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Patriotism Is the First Platform of Fools
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A century ago, crowds in Paris were cheering, “on to Berlin!” Crowds in Berlin cried, “on to Paris.” World War I, the supreme example of nationalist/militaristic stupidity, was about to begin.

One hundred years later we hear cries across America to “get tough” with Moscow over fragmenting Ukraine. A dozen US F-16 fighters are being sent to the Baltic, a squadron of F-15’s to Poland, and a US warship to the Black Sea. In short, just enough to spark a war but certainly not enough to win one.

No one seems to have remembered – except Vlad Putin, of course – that the roughly 50,000 US troops and officials now based in Afghanistan are in large part at the mercy of Russia which controls their major supply and exit routes.

As the Ukraine crisis continues to build, it’s absolutely horrifying to recall that most of the American politicians and general public now lustily shouting “on to…where was it again?….oh yes….Kharkov” had no idea where Ukraine is, never mind Kharkov or Luhansk.

Ignorance is a primary fuel of nationalism and aggression. Patriotism is the last refuge of scoundrel, as Dr . Johnson observed, and the first platform of fools.

Three professors from Princeton, Dartmouth and Harvard University just did a poll that found only 16% of Americans queried could find Ukraine on the world map. Actually, that’s better than I expected, given American’s notorious geographical illiteracy. Seeing Ukraine’s map on TV every night no doubt helped.

Worryingly, but hardly surprisingly, the poll also found that the further a poll respondent thought Ukraine was from its real location, the more likely he was to support US military intervention in Ukraine. Few Americans could find Iraq (Eye-raq to most), Afghanistan, or Iran (Eye-ran) on the map.

“Let’s get those dirty Commies,” goes the latest wave of war fever to sweep the US, “if we can only find them!” Some respondents put Ukraine in Australia, or South America.

Interestingly, the poll found that the group least able to locate Ukraine was +65 year olds – core Republican voters.

Why are Americans to poor in geography? I was in the last class at Georgetown University Foreign Service School to be taught world geography. Though essential for understanding international affairs and history, geography has vanished from America’s educational curriculum as an antique irrelevance. So, too often, has history. Even many well-off, educated Americans are deeply deficient in these subjects.

An influential Republican friend and former presidential advisor told me, “we’ve got to stop Putin from taking over Crimea!”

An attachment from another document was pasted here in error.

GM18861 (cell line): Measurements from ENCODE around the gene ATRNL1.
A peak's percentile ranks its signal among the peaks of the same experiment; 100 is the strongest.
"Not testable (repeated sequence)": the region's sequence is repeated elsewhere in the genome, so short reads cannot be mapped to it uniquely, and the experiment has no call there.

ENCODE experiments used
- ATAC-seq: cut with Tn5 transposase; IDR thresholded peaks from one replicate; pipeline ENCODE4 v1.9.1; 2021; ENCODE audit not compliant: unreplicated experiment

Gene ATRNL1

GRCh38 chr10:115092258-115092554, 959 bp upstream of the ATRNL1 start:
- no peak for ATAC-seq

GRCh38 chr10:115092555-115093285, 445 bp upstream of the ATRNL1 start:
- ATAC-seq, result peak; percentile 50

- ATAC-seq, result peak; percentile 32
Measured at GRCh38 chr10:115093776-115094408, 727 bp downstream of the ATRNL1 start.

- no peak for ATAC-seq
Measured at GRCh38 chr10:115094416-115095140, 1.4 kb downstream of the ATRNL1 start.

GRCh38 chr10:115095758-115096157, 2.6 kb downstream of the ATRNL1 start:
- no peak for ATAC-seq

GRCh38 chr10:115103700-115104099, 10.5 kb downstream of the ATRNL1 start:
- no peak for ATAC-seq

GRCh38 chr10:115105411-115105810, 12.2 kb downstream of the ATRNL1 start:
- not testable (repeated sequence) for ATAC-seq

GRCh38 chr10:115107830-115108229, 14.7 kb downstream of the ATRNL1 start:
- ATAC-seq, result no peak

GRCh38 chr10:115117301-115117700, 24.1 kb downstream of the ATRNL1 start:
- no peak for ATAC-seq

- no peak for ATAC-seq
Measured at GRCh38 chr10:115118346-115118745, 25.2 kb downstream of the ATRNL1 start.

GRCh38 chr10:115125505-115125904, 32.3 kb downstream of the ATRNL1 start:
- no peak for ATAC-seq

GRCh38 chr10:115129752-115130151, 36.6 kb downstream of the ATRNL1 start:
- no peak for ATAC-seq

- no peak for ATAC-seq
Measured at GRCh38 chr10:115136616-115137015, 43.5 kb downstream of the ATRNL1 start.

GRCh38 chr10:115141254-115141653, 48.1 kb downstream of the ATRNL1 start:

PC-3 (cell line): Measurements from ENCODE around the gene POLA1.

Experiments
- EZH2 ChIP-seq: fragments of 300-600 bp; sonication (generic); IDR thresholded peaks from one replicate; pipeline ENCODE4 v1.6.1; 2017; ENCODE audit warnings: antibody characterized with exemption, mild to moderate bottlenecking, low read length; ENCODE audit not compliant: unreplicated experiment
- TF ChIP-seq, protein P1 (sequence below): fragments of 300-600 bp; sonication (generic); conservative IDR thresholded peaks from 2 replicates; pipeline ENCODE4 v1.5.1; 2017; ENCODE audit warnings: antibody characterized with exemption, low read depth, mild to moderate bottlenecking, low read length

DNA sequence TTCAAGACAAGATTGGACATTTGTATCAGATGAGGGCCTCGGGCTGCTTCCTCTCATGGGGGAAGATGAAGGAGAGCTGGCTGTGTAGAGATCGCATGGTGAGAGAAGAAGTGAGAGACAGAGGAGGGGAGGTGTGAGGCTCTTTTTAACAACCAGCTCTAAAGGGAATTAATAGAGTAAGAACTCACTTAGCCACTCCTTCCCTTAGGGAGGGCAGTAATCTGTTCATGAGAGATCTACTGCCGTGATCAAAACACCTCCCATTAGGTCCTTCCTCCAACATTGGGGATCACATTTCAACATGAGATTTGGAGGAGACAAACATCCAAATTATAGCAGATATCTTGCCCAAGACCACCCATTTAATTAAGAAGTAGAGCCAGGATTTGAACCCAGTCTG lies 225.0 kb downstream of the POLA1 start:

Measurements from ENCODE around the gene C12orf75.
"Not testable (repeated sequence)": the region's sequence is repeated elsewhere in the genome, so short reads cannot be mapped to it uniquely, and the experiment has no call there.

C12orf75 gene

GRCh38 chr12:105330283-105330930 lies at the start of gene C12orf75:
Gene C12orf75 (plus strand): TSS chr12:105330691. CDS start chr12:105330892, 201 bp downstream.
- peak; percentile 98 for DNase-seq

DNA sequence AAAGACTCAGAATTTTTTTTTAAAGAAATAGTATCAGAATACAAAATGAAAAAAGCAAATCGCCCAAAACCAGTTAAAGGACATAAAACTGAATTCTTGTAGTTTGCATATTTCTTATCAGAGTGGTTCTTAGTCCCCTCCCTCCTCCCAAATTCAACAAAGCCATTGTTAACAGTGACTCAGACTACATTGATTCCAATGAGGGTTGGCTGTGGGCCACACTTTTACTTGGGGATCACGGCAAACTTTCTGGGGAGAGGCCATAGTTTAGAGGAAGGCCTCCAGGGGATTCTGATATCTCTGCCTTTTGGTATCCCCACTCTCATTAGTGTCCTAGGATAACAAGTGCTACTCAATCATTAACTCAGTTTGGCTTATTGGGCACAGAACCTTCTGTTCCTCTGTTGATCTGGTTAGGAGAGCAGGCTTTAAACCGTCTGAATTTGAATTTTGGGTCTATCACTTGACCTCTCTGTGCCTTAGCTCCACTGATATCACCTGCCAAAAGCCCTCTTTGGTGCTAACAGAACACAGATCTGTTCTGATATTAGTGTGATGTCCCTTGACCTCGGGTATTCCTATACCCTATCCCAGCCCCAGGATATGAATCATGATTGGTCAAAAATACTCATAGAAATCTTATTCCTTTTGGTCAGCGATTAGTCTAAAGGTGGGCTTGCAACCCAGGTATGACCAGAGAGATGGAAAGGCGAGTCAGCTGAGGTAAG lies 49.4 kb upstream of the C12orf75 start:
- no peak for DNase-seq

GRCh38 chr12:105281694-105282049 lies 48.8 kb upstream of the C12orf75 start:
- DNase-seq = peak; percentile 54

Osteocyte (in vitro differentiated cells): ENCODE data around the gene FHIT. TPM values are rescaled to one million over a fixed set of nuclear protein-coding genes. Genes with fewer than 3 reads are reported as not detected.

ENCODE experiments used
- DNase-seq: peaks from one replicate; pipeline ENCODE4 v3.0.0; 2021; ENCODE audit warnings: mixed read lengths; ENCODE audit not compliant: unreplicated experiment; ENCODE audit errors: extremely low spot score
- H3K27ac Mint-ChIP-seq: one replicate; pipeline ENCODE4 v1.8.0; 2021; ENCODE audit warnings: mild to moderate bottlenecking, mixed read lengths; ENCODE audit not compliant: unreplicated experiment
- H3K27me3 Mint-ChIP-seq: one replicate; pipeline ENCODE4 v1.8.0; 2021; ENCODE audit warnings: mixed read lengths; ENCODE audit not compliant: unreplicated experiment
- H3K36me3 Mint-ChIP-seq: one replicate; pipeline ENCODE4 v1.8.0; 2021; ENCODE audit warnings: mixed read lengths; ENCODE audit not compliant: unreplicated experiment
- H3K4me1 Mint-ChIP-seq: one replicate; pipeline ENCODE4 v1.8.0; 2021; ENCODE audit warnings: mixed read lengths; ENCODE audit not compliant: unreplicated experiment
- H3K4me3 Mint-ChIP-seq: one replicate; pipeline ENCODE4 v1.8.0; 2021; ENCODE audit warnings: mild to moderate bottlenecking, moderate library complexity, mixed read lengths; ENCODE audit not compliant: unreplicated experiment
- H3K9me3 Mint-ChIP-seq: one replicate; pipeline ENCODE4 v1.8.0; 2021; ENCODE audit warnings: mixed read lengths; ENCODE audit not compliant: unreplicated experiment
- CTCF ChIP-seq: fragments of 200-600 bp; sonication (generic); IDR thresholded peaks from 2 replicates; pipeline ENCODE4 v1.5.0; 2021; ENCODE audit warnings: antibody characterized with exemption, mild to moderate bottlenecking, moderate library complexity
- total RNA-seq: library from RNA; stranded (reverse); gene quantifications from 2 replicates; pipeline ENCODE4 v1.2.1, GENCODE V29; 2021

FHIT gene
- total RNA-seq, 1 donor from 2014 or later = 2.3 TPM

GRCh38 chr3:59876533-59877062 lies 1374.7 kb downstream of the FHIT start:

“Before you go to war,” I advised, “ask your big-time Republican supporters to name the top four cities in Crimea.”



Of course. War fever feeds on ignorance. If mobs in Paris had known in August, 1914, that they would die on the mud of Flanders few would have been so eager for war. All sides in World War One mistakenly believed in a short, sweet military victory. The great French voice against the folly of war, Jean Juares, was assassinated by nationalists.

“The proportion of collage grads who could correctly identify Ukraine (20%) is only slightly higher than the proportion of Americans who told Pew (the respected polling outfit) that President Obama was Muslim in August, 2010,” found the Ivy League professors.

About the same percentage of Americans believe that Elvis is still alive, or that an Islamic Caliphate will shortly rule America. Ever since the Bush administration, stupidity and ignorance have become fashionable.

Leading US newspapers – “The Wall Street Journal” and “New York Times” – have been beating the war drums. The most-watched TV network, Fox, is a mouthpiece for the War Party. Millions of Americans and Canadians of Ukrainian background are naturally deeply concerned by events there. Israel is now involved in Ukraine.

Too few voice urge calm and restraint. President Putin is being demonized into America’s leading hate figure. Few in the media dare say that Putin is reacting in Russia’s interests to NATO’s foolish push right up to his borders.

Republicans are blasting President Barak Obama for being a cowardly wimp. I like cowardly and wimpy when it comes to nuclear weapons. Thank goodness Sen. John McCain is not president or we might well already be in World War III.

(Republished from by permission of author or representative)
• Category: Foreign Policy • Tags: Russia, Ukraine 
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  1. D. K. says:

    “Interestingly, the poll found that the group least able to locate Ukraine was +65 year olds – core Republican voters.”

    Would you care to make a small wager, Eric, on whose core voters– Republicans’ old White people, or Democrats’ Blacks and Hispanics, of any age– are actually the most ignorant about World Geography– or damn near any other academic subject?!?

    “Why are Americans to [sic] poor in geography?”

    Perhaps because our American elites, including our own professional journalists, are seemingly functional illiterates themselves…!?!?! To wit…

    “Patriotism is the last refuge of scoundrel [sic], as Dr . Johnson observed, and the first platform of fools.”


    “Actually, that’s better than I expected, given American’s [sic] notorious geographical illiteracy.”